In this lesson, students model the interactions between the plants and animals in an ecosystem by playing a collection of online games. They also experiment to see how the ecosystem responds to change, as when they increase the number of carnivores. By comparing how different ecosystems—rainforests, deserts, mountains, and mangrove swamps—respond to these changes, students will recognize the general patterns at work in any healthy ecosystem.
- One 60-minute class period
- Understand that all ecosystems require a balance of producers and consumers.
- Explain how and why changing the quantity of one resource in an ecosystem affects the system as a whole.
- Explain how the food eaten by most animals can be traced back to plants.
- Describe how food webs connect plants, animals that eat those plants, and animals that eat those animals.
- Predict how changes to an ecosystem will affect the ecosystem as a whole.
[Note: While these games do allow students to experiment with the ratios of producers (plants) and consumers (animals) in an ecosystem, they are not a complete representation of a fully functioning ecosystem or food web. For example, decomposers such as fungi play a vital role in returning nutrients to ecosystems, but they are not included in the games, nor are students able to alter the nonliving components of the ecosystem, such as sunlight, rainfall, and temperature. Many plants also depend on animals to disperse their seeds or pollinate their flowers, but these relationships also are not addressed in the games.]
Prep for Teachers
- Read through the entire lesson.
- Play each of the games at least one time to familiarize yourself with how it works and what happens when you change variables, such as the quantities of plants, herbivores, and carnivores in the system. Note the bubbles above each organism’s head along the bottom bar of the game screen: clicking on these will bring up a pop-up window with the name of the organism and visuals showing what it needs to eat.
- Bookmark the games on each student device.
- One computer or tablet per pair of student
- Ask your students, “Did anyone eat sunshine for breakfast today?” (You’re sure to hear giggling or a chorus of “No!”) Then ask for a few volunteers to say what they had for breakfast. Jot down their answers on the whiteboard.
- Review the items your students had for breakfast and ask how many of these items came from plants. (While eggs, milk, and meat can ultimately be traced back to plants in an animal’s diet, that isn’t the point of this discussion quite yet.) Students might easily recognize that orange juice comes from oranges and maple syrup comes from maple trees, but you might need to explain that the grains in items like pancakes, cereal, and bread come from plants such as wheat or corn.
- Ask your students what they think those plants might have had for breakfast. Explain that plants make their own food using the energy of the sun. Plants store this energy, and when we eat plants, we also are eating energy that came from the sun. We might not take bites of sunshine, but the energy we get from the foods we eat started out as sunlight shining on plants!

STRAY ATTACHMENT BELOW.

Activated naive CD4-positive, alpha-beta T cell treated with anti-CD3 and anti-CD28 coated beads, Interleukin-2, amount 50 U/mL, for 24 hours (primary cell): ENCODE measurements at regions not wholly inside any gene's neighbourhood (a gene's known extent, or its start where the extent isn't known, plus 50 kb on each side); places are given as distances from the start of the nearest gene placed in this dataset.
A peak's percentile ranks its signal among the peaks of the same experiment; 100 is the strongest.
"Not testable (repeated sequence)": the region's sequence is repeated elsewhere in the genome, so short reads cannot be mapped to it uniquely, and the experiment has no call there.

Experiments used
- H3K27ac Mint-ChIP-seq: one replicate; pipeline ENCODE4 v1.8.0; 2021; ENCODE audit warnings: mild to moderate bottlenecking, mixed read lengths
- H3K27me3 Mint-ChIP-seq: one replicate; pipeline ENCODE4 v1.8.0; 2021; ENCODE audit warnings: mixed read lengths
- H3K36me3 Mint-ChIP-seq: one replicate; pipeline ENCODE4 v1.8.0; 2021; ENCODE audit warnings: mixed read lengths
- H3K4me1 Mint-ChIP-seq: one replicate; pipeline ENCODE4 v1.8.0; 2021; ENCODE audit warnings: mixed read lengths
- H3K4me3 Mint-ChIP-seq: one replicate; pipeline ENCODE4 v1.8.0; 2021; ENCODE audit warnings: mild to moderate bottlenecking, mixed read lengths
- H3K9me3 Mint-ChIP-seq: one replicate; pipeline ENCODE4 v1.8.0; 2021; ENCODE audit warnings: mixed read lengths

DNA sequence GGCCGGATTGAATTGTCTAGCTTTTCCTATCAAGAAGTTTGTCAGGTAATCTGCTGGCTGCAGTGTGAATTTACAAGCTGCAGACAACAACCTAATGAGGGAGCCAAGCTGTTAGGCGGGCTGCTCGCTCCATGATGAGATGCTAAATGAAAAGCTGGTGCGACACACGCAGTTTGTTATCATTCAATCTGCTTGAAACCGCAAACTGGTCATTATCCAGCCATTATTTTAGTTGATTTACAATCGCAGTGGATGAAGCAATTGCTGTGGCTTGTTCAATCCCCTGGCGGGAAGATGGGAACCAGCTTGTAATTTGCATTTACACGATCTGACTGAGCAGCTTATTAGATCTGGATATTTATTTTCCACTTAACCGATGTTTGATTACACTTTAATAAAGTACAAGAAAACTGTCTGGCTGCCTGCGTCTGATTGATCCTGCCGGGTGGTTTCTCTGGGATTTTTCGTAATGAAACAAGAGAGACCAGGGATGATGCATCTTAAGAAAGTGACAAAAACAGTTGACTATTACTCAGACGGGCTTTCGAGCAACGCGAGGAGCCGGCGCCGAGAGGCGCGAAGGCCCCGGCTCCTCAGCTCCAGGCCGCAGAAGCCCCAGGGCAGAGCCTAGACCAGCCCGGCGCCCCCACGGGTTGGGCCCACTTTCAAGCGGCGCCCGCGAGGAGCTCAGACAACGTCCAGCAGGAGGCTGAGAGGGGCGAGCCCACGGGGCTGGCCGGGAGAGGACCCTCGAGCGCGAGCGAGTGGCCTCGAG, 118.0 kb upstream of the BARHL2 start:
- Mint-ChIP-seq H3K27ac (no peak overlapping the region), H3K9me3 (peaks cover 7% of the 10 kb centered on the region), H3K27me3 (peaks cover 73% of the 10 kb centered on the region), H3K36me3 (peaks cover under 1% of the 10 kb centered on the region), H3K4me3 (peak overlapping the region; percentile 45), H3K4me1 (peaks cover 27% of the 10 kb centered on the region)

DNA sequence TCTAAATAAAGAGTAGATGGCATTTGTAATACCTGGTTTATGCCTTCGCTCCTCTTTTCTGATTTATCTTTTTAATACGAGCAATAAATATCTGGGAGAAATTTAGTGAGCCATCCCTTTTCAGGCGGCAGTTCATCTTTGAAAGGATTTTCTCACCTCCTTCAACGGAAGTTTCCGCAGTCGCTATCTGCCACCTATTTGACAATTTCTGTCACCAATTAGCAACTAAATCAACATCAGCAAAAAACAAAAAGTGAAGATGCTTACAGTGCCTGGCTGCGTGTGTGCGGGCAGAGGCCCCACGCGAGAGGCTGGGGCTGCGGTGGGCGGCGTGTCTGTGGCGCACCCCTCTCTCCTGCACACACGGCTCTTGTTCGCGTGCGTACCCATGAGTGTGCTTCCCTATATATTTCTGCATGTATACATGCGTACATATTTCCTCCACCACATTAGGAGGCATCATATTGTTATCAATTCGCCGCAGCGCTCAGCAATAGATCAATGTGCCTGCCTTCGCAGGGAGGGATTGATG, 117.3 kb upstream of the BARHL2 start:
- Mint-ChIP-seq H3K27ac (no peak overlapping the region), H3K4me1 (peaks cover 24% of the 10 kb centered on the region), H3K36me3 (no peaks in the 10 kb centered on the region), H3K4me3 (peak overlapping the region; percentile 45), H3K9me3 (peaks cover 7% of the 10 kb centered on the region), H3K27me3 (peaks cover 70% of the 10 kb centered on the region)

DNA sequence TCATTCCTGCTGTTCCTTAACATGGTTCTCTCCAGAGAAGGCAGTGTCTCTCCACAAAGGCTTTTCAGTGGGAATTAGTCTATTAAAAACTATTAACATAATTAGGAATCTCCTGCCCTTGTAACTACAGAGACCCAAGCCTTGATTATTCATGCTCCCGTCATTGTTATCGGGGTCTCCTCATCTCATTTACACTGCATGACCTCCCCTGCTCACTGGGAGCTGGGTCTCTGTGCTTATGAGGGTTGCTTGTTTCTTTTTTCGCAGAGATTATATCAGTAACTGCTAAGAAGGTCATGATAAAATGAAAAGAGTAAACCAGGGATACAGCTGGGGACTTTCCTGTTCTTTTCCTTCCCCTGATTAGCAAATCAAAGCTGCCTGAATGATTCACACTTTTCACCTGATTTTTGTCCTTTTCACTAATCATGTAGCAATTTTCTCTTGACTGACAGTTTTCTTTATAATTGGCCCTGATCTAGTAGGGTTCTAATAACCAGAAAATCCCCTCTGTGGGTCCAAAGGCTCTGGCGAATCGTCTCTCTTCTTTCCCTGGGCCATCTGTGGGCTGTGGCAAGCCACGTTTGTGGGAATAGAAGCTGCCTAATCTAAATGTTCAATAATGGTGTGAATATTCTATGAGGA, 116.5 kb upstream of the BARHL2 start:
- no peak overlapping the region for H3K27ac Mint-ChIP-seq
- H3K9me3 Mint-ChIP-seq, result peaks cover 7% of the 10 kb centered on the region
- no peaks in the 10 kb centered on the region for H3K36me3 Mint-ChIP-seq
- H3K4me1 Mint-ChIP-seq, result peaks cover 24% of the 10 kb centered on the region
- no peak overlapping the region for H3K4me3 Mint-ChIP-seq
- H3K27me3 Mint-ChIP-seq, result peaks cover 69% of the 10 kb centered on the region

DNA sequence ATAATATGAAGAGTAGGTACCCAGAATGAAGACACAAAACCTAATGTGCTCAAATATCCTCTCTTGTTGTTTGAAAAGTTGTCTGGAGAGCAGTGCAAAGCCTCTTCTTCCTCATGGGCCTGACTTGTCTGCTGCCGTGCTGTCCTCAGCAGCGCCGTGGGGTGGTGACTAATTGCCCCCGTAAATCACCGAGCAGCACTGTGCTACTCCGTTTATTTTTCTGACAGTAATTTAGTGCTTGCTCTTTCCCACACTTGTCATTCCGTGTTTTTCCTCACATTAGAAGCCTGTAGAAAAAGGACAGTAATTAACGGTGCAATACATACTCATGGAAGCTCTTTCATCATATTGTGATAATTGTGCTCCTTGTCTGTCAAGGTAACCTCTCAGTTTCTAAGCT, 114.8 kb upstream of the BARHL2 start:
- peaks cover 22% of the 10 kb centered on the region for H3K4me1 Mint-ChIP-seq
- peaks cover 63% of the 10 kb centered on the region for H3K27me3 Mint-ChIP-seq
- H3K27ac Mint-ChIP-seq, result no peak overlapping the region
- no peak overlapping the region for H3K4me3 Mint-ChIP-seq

- Introduce the terms herbivore, carnivore, and omnivore. Herbivores are animals that eat plants, carnivores are animals that eat animals, and omnivores are animals that eat both plants and animals. Most people are omnivores—we eat a variety of fruits, vegetables, and meat or other animal products, such as eggs and milk. Spiders are carnivores—they eat other animals, namely, insects. Carnivores are sometimes called predators; your students may be familiar with this term as well. Grasshoppers are herbivores; they eat only plant parts such as grass and leaves. Ask students to propose a way for the sun’s energy to get from a plant to a spider.
- Explain that they will now play a series of online games that challenge them to keep a virtual ecosystem alive by monitoring the numbers of plants, herbivores, carnivores, and omnivores in the ecosystem for 12 virtual days.
- Divide students into pairs and assign each pair to a computer station or tablet. Assign each pair to a specific ecosystem, ensuring that each of the four ecosystems has been assigned to at least one student pair. Have students play one full game.
- When groups have finished, have a short discussion. Were they able to keep their ecosystems alive for all 12 days? What was hard about keeping the ecosystem alive? Did they notice any patterns or rules that explain how to keep the ecosystem alive? Talk about patterns in the context of plants, herbivores, carnivores, and omnivores.
- Have students play another round, keeping in mind any patterns they noticed between the numbers and types of plants and animals alive on each day. Discuss this round. Did the students follow any rules or patterns this time? If so, what were they? Did the rules or patterns they followed help them maintain a healthier ecosystem? Why or why not?
- Have students repeat step 3 in another ecosystem. Be sure that each ecosystem’s game is played by at least one student pair.